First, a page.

Experts Demonstrate Hotel Room Lock Hack, Improve Methods [Video]
Some of the new gadgets can fit inside an iPhone case
After Cody Brocious’ demonstration at the Black Hat security conference in Las Vegas, a number of experts started tinkering with the methods he used to hack the Onity door locks utilized by hotels to secure millions of rooms.Onity came up with a couple of solutions: a cap that would prevent access to the portable programmer and a firmware upgrade that would mitigate the attack. However, the decision to ask customers to pay for the second solution raised a lot of controversy, many claiming that the company should pay for its own mistake.
Because of the controversial reactions, the firm even removed its initial statement and replaced it with phone numbers that customers can call in case they have any questions.
In the meantime, a few interesting developments occurred. A number of researchers began improving the method and some of them even came up with smaller devices that could open hotel doors, Forbes reports. Some of the new gadgets are so small that they could fit inside an iPhone case.
In order to demonstrate the risks posed by Brocious’ findings, a couple of experts made a short video showing that they could enter a hotel room in a matter of seconds without being spotted.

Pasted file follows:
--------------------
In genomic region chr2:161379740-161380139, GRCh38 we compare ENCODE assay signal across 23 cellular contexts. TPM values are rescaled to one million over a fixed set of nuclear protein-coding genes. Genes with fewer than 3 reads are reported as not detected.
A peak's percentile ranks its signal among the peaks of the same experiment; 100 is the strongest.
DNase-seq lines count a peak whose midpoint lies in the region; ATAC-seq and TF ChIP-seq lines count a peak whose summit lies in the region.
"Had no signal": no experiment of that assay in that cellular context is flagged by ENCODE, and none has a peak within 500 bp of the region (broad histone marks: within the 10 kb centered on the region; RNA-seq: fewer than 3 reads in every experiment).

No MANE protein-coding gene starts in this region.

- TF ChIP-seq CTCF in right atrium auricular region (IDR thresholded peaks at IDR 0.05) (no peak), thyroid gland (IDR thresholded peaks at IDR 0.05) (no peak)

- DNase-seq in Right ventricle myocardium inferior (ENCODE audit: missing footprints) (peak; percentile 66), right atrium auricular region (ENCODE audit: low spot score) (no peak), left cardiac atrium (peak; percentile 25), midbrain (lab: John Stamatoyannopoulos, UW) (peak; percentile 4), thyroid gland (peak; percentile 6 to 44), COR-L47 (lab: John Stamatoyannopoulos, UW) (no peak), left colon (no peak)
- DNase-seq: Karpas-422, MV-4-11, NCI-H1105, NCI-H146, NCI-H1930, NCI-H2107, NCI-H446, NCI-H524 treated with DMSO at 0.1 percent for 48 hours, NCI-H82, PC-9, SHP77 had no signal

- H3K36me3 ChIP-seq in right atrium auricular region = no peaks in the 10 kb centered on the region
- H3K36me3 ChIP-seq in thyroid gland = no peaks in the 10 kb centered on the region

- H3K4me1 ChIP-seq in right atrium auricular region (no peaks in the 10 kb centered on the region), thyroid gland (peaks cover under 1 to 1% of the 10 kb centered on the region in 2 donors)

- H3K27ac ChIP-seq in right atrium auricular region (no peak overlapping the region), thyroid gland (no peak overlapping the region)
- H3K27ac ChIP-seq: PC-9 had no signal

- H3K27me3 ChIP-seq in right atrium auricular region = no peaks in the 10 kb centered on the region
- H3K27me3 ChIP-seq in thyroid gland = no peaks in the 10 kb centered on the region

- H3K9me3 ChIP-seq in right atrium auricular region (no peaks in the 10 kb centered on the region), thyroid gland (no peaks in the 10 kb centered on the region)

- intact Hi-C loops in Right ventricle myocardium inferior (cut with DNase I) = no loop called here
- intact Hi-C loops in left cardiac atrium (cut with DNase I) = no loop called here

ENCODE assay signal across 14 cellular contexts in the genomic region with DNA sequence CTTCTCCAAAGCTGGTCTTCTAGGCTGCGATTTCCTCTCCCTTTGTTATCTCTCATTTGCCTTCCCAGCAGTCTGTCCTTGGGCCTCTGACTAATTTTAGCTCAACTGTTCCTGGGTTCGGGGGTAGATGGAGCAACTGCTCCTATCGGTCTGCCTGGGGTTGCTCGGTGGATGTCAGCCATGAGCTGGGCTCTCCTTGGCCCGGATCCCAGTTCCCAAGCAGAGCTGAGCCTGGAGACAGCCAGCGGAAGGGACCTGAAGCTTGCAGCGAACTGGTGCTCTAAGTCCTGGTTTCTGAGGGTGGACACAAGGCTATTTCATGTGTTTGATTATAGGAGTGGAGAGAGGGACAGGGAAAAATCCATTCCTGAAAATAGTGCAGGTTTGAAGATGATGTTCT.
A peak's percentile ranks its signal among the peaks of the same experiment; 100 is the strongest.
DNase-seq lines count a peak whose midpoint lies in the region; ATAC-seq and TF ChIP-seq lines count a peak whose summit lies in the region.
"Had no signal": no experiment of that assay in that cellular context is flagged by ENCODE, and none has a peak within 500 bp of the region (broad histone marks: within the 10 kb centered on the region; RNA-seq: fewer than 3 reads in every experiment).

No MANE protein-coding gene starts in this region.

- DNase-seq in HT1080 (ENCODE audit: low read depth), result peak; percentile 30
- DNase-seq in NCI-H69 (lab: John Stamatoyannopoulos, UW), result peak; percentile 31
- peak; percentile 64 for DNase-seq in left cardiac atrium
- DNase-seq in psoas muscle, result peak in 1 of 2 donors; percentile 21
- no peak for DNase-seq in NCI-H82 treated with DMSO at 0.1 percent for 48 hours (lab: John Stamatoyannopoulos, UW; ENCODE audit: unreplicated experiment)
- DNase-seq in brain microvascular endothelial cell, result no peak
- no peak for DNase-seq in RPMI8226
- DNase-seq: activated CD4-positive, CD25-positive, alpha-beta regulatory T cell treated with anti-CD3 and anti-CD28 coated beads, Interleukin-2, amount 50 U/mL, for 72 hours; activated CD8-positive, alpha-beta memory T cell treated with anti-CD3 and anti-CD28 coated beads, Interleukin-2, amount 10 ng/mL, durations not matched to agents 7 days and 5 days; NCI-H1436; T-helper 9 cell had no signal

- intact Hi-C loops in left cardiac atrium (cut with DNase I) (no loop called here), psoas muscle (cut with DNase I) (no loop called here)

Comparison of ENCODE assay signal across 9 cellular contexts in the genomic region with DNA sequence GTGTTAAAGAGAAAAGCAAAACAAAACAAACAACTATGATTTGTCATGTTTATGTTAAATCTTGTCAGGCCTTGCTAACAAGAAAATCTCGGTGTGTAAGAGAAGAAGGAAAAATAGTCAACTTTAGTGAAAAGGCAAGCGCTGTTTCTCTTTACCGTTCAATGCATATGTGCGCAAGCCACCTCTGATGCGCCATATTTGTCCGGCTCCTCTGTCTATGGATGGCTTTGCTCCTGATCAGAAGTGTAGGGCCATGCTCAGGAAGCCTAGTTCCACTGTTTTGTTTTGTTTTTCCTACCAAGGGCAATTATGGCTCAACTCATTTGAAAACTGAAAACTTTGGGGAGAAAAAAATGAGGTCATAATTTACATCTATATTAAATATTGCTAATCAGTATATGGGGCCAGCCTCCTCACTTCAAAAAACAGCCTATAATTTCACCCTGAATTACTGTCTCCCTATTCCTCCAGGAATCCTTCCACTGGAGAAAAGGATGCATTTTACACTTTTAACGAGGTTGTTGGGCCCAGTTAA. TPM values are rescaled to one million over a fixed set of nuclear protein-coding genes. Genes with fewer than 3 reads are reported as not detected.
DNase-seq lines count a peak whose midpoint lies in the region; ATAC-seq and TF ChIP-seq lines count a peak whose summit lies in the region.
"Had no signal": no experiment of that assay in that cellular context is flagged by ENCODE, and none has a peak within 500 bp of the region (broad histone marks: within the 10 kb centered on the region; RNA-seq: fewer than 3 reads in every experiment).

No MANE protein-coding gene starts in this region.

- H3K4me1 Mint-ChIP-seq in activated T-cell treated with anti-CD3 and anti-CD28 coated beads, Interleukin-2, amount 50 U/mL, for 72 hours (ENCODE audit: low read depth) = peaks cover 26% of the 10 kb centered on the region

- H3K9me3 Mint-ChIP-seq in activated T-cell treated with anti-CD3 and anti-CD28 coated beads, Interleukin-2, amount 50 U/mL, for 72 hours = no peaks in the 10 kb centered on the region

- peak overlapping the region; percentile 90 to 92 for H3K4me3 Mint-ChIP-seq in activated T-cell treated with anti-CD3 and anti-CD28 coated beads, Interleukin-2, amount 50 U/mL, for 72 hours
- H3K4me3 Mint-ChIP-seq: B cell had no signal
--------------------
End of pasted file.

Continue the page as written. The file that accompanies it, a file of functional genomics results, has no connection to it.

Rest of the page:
On the other hand, one of the individuals who created an improved device – calling himself Mr_Q – highlights the fact that maybe Brocious should have contacted Onity before making his findings public, since now he has given ideas to burglars.
Of course, the company is forced to take immediate action to prevent unfortunate incidents, but considering that millions of doors are involved, the replacement of the firmware, and even the implementation of the security cap, could take quite some time. This leaves a relatively large window of opportunity to criminals.
However, the fact that Onity doesn’t take full responsibility for its mistakes is another problem. Mr_Q has compared the decision to charge for the security upgrade to a scenario in which a car manufacturer would force its customers to pay for the replacement of a locking system that’s found to have design flaws.
Here’s how easy it is to break into a hotel room: